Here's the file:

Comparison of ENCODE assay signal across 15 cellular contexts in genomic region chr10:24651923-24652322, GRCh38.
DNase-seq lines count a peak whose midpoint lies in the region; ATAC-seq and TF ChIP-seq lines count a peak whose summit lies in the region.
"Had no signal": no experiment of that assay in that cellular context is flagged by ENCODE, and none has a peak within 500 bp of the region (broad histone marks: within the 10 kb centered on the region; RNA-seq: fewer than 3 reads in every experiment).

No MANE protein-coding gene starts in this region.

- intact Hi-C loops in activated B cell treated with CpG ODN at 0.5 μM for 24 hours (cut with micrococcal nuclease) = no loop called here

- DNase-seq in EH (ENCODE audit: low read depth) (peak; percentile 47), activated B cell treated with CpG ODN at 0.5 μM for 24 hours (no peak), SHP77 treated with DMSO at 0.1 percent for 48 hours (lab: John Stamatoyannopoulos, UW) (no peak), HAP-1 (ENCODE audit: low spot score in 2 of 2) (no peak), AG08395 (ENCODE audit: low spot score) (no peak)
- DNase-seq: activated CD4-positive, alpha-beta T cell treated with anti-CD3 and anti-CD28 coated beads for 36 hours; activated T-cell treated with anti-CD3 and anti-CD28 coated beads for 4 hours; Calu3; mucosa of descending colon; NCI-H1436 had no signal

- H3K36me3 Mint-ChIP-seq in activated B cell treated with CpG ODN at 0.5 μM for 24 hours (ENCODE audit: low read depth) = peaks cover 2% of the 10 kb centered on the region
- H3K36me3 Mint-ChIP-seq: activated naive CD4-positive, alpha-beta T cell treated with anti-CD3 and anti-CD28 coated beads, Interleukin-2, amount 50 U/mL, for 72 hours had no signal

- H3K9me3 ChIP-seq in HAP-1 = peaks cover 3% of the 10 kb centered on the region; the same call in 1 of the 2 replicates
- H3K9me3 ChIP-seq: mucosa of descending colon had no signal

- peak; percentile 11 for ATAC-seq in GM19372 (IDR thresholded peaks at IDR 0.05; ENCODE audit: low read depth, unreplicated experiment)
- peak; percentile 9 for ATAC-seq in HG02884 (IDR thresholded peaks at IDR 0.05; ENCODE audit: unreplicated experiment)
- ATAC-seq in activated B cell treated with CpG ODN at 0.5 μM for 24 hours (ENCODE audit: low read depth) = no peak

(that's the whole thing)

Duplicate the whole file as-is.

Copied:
Comparison of ENCODE assay signal across 15 cellular contexts in genomic region chr10:24651923-24652322, GRCh38.
DNase-seq lines count a peak whose midpoint lies in the region; ATAC-seq and TF ChIP-seq lines count a peak whose summit lies in the region.
"Had no signal": no experiment of that assay in that cellular context is flagged by ENCODE, and none has a peak within 500 bp of the region (broad histone marks: within the 10 kb centered on the region; RNA-seq: fewer than 3 reads in every experiment).

No MANE protein-coding gene starts in this region.

- intact Hi-C loops in activated B cell treated with CpG ODN at 0.5 μM for 24 hours (cut with micrococcal nuclease) = no loop called here

- DNase-seq in EH (ENCODE audit: low read depth) (peak; percentile 47), activated B cell treated with CpG ODN at 0.5 μM for 24 hours (no peak), SHP77 treated with DMSO at 0.1 percent for 48 hours (lab: John Stamatoyannopoulos, UW) (no peak), HAP-1 (ENCODE audit: low spot score in 2 of 2) (no peak), AG08395 (ENCODE audit: low spot score) (no peak)
- DNase-seq: activated CD4-positive, alpha-beta T cell treated with anti-CD3 and anti-CD28 coated beads for 36 hours; activated T-cell treated with anti-CD3 and anti-CD28 coated beads for 4 hours; Calu3; mucosa of descending colon; NCI-H1436 had no signal

- H3K36me3 Mint-ChIP-seq in activated B cell treated with CpG ODN at 0.5 μM for 24 hours (ENCODE audit: low read depth) = peaks cover 2% of the 10 kb centered on the region
- H3K36me3 Mint-ChIP-seq: activated naive CD4-positive, alpha-beta T cell treated with anti-CD3 and anti-CD28 coated beads, Interleukin-2, amount 50 U/mL, for 72 hours had no signal

- H3K9me3 ChIP-seq in HAP-1 = peaks cover 3% of the 10 kb centered on the region; the same call in 1 of the 2 replicates
- H3K9me3 ChIP-seq: mucosa of descending colon had no signal

- peak; percentile 11 for ATAC-seq in GM19372 (IDR thresholded peaks at IDR 0.05; ENCODE audit: low read depth, unreplicated experiment)
- peak; percentile 9 for ATAC-seq in HG02884 (IDR thresholded peaks at IDR 0.05; ENCODE audit: unreplicated experiment)
- ATAC-seq in activated B cell treated with CpG ODN at 0.5 μM for 24 hours (ENCODE audit: low read depth) = no peak